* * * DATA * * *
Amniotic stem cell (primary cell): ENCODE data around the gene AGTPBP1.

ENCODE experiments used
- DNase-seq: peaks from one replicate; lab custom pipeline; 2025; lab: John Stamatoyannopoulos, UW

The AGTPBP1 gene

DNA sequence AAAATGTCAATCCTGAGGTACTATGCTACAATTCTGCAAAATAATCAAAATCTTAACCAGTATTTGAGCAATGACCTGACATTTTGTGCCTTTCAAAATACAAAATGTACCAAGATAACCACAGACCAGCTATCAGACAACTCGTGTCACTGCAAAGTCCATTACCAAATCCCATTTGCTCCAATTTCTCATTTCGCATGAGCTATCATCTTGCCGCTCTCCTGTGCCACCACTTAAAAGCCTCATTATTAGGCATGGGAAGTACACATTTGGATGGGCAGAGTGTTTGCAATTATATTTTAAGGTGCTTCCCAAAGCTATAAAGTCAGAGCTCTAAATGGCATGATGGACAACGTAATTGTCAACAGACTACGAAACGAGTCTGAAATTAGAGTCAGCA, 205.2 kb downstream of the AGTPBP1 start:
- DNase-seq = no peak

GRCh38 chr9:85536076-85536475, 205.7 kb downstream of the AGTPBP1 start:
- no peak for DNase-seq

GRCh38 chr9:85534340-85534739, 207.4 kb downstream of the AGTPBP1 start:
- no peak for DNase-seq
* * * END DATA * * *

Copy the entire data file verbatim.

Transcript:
Amniotic stem cell (primary cell): ENCODE data around the gene AGTPBP1.

ENCODE experiments used
- DNase-seq: peaks from one replicate; lab custom pipeline; 2025; lab: John Stamatoyannopoulos, UW

The AGTPBP1 gene

DNA sequence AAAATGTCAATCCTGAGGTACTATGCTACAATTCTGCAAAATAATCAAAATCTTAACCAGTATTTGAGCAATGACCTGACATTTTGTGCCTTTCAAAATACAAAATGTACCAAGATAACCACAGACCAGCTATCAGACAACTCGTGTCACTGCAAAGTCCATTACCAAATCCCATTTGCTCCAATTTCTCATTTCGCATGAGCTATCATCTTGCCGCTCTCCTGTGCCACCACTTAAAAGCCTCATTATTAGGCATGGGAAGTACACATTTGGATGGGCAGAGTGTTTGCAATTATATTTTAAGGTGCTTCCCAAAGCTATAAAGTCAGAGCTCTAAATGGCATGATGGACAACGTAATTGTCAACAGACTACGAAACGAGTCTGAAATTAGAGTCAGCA, 205.2 kb downstream of the AGTPBP1 start:
- DNase-seq = no peak

GRCh38 chr9:85536076-85536475, 205.7 kb downstream of the AGTPBP1 start:
- no peak for DNase-seq

GRCh38 chr9:85534340-85534739, 207.4 kb downstream of the AGTPBP1 start:
- no peak for DNase-seq